[ ih-nuhn-see-eyt ]
/ ɪˈnʌn siˌeɪt /

verb (used with object), e·nun·ci·at·ed, e·nun·ci·at·ing.

to utter or pronounce (words, sentences, etc.), especially in an articulate or a particular manner: He enunciates his words distinctly.
to state or declare definitely, as a theory.
to announce or proclaim: to enunciate one's intentions.

verb (used without object), e·nun·ci·at·ed, e·nun·ci·at·ing.

to pronounce words, especially in an articulate or a particular manner.

Origin of enunciate

1615–25; < Latin ēnūntiātus (past participle of ēnūntiāre), equivalent to ē- e-1 + nūnti(us) messenger, message + -ātus -ate1
Related forms
Can be confusedannounce enunciate pronounce (see synonym study at announce)annunciate enunciate
Dictionary.com Unabridged Based on the Random House Unabridged Dictionary, © Random House, Inc. 2019

Examples from the Web for enunciate

British Dictionary definitions for enunciate


/ (ɪˈnʌnsɪˌeɪt) /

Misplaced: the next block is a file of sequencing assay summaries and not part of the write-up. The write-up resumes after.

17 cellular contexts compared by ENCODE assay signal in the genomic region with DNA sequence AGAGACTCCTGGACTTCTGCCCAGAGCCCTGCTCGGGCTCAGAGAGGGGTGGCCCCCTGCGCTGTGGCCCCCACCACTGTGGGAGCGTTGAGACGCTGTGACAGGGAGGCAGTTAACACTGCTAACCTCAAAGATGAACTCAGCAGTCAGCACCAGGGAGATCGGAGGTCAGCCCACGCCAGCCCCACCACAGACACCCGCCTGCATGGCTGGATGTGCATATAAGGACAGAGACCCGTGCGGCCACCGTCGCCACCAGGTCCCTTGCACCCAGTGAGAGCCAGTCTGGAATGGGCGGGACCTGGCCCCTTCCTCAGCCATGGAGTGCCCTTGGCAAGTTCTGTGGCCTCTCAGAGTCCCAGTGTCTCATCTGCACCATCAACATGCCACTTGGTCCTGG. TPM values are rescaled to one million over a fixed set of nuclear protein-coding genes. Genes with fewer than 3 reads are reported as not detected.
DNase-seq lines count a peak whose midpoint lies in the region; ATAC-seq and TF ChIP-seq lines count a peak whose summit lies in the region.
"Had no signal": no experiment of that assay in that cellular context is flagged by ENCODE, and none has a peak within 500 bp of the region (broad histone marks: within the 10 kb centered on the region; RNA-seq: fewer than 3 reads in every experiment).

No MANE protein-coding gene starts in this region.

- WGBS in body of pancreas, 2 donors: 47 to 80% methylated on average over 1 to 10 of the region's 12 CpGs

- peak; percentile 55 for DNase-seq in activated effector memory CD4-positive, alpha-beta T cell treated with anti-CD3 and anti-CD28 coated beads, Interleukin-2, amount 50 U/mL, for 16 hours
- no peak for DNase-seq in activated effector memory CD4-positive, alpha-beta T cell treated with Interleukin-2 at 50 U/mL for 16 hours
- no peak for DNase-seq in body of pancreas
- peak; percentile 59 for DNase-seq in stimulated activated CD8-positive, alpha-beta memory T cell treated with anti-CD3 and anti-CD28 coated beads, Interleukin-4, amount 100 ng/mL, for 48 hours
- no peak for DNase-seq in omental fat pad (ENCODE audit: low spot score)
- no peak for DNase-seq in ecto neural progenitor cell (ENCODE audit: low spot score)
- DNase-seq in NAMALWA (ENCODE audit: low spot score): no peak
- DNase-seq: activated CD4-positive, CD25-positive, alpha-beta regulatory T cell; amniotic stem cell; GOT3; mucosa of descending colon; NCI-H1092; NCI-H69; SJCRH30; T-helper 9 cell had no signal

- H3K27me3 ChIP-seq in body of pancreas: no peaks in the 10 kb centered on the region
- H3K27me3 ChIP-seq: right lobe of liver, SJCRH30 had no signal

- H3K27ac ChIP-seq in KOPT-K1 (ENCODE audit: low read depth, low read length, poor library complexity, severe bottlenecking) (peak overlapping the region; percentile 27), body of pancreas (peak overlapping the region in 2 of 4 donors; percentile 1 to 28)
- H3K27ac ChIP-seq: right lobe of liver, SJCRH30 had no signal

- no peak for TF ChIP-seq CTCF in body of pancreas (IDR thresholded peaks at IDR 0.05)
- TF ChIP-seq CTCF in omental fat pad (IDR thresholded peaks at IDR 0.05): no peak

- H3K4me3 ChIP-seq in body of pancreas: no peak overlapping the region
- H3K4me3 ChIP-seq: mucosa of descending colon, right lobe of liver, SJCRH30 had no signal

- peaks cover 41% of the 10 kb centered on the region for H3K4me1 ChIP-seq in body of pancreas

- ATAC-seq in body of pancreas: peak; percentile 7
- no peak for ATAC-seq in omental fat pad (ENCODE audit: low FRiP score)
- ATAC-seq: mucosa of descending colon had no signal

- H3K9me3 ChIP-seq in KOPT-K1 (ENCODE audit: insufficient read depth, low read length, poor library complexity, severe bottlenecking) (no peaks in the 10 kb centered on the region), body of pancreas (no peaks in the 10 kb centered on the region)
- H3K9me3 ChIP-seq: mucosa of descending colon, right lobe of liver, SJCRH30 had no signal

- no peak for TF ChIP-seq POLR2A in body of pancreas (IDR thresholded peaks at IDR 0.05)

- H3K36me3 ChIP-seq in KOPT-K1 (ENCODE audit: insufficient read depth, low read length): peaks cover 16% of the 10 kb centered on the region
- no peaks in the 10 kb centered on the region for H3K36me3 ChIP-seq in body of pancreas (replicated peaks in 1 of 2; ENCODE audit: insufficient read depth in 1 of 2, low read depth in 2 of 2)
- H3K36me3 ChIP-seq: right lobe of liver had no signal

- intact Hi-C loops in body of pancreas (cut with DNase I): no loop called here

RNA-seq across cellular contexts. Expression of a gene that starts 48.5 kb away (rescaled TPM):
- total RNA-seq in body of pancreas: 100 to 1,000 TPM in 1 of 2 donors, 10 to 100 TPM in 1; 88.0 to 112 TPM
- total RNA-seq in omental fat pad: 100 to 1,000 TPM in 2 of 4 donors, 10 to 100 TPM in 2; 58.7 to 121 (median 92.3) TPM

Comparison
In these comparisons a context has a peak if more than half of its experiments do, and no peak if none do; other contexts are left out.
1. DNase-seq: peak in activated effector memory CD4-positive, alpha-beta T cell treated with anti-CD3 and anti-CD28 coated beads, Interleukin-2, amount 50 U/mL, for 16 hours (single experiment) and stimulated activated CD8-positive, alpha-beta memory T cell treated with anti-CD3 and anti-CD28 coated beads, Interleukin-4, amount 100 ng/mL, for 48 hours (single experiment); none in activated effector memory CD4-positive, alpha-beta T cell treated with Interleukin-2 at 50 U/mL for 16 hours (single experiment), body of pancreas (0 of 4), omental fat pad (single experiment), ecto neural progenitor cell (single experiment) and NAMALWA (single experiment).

to articulate or pronounce (words), esp clearly and distinctly
(tr) to state precisely or formally
Derived Formsenunciation, nounenunciative or enunciatory, adjectiveenunciatively, adverbenunciator, noun

Word Origin for enunciate

C17: from Latin ēnuntiāre to declare, from nuntiāre to announce, from nuntius messenger
Collins English Dictionary - Complete & Unabridged 2012 Digital Edition © William Collins Sons & Co. Ltd. 1979, 1986 © HarperCollins Publishers 1998, 2000, 2003, 2005, 2006, 2007, 2009, 2012

Word Origin and History for enunciate



1620s, "declare, express," from Latin enuntiatus, past participle of enuntiare "speak out, say, express, assert; divulge, disclose, reveal, betray," from ex- "out" (see ex-) + nuntiare "to announce" (see nuncio). Or perhaps a back-formation from enunciation. Meaning "to articulate, pronounce" is from 1759. Related: Enunciated; enunciating.

Online Etymology Dictionary, © 2010 Douglas Harper